Every time I catch a whiff of that special old books smell, I am transported through time and space to the cool welcoming basement of The Strand Bookstore in New York City, where I spent many hot humid summer afternoons, searching for some used book I've never seen nor even heard of, or sitting on the cold concrete floor, reading. The smell of old books isn't pleasant, exactly, but it is unmistakable -- and powerfully evocative.
"A combination of grassy notes with a tang of acids and a hint of vanilla over an underlying mustiness," writes an international team of chemists from University College London (UCL) and the University of Ljubljana (UL) in Slovenia in their scientific paper (doi:10.1021/ac9016049).
"[T]his unmistakable smell is as much part of the book as its contents."
But what is the source of that smell?
Read more about it at: http://www.guardian.co.uk/science/grrlscientist/2012/may/01/1
I'm passing this along:
On Apr 10, 2012, at 9:42 PM, "Jennifer Yanco" <email@example.com> wrote:
I am writing to alert you to the situation in Mali, which is increasingly volatile. The conflict has spread to Timbuktu, home of thousands of manuscripts documenting the rich heritage of West Africa through the ages.
I write as a member of the scholarly community, which is concerned for the safety of this cultural and intellectual heritage housed in the many libraries and private collections in Timbuktu. I know that this will be of concern to your institution. Our West African colleagues, Drs. Habib Sy and Ibrahima Lo prepared a petition, urging the parties to the conflict to be mindful of the value of the heritage in these manuscripts and to spare them. We were sent a copy of the petition and were able to make an online petition, which you can now find on the WARA website home page (www.bu.edu/wara) and at the link copied below.
We a -- Read More
Cairo (CNN) -- The new round of bloody clashes between pro-democracy protesters and Egypt's security forces left 10 people dead Saturday, including six by live ammunition, even though the new prime minister denied that live fire was being used by his forces.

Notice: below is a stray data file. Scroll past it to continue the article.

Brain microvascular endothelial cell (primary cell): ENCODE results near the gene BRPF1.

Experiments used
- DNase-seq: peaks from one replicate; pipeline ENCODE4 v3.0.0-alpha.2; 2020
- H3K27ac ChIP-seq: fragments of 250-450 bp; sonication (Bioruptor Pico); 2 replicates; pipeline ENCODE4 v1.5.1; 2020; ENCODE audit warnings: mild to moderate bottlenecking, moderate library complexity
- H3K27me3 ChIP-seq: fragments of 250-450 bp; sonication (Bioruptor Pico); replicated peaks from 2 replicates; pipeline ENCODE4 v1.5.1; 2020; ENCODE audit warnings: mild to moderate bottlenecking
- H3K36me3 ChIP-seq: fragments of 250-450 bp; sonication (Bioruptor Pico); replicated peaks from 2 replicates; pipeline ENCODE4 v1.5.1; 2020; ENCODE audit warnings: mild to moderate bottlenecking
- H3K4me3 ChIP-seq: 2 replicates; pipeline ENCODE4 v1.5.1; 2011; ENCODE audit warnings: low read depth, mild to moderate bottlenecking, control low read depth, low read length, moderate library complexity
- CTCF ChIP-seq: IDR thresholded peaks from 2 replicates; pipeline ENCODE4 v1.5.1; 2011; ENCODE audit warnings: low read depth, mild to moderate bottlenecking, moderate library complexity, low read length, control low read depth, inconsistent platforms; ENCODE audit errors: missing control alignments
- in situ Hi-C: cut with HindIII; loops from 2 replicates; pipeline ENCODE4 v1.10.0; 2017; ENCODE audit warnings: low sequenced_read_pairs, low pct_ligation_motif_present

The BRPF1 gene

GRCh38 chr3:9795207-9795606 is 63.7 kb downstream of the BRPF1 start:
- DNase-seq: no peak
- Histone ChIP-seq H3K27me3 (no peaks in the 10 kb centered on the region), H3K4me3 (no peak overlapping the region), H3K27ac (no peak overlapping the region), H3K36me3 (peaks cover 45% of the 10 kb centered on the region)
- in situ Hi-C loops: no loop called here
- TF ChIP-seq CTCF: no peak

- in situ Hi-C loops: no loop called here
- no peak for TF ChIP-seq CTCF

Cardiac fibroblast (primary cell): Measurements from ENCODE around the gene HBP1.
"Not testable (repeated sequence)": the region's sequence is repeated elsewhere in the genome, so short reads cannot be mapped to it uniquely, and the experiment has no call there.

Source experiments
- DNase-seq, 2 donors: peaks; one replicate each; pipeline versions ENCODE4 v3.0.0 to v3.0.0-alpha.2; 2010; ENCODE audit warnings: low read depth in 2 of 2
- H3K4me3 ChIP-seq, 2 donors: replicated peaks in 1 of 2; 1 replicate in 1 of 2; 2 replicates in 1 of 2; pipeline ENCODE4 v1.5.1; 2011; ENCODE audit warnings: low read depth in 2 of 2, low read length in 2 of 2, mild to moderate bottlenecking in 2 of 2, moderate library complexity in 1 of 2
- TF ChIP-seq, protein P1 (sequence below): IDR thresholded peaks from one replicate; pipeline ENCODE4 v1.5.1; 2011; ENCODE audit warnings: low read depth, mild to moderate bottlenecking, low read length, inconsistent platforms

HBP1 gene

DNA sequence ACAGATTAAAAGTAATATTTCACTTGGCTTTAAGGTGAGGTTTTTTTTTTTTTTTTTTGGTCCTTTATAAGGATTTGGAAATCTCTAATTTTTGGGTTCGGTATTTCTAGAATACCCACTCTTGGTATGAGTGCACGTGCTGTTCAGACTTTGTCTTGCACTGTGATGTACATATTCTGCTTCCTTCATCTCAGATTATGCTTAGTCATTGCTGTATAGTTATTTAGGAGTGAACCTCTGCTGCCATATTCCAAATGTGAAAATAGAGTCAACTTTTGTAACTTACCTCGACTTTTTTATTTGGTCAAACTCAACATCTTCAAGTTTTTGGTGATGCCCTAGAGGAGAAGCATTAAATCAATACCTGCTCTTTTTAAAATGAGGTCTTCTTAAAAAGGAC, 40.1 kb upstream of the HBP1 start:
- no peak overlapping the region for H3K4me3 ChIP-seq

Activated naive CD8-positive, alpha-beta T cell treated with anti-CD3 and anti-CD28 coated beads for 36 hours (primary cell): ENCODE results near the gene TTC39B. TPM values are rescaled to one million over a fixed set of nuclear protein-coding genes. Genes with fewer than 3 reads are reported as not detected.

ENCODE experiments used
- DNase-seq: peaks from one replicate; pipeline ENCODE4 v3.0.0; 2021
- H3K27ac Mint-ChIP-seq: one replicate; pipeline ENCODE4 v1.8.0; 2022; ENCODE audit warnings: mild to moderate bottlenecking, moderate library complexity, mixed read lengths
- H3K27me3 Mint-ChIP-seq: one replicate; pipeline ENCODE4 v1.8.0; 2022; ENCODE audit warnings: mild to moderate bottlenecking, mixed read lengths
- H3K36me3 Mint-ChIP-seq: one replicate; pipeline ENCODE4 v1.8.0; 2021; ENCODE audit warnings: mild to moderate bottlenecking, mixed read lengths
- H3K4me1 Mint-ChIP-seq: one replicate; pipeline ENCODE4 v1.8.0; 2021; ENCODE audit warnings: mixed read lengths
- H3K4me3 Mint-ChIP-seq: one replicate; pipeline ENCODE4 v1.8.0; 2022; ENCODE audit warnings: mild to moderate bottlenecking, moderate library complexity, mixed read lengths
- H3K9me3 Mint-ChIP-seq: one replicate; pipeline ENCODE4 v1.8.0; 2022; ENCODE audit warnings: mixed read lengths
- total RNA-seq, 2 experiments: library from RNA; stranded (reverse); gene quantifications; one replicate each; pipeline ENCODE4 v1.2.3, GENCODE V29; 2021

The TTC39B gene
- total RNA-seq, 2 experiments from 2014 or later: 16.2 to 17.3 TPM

Meanwhile, 213-year-old Egyptian maps and historical manuscripts -- described as "irreplaceable" -- were destroyed after a library in Cairo was among structures set ablaze during the clashes, officials said.
Egypt's Prime Minister Kamal Ganzouri, appointed by the military earlier this month, condemned the library attack, which he called an "arson committed by the protesters who portrayed no patriotism in protecting the symbols of the historical civilization of this nation." The 200,000-book library is called the Scientific Center.
Destroyed in the fire were the original manuscript of the "description of Egypt" and "irreplaceable maps and historical manuscripts preserved by many generations since the building of the Scientific Center in August 1798 during the French Campaign," Ganzouri said in a statement
Interview with Norman Kane, 86 year old proprieter of the Americanist bookstore, interviewed by former employee, Nate Pedersen. Reflections on changes in bookselling and highlights of a career, published in Fine Books Magazine,
http://www.finebooksmagazine.com/issue/201109/americanist-1.phtml# -- Read More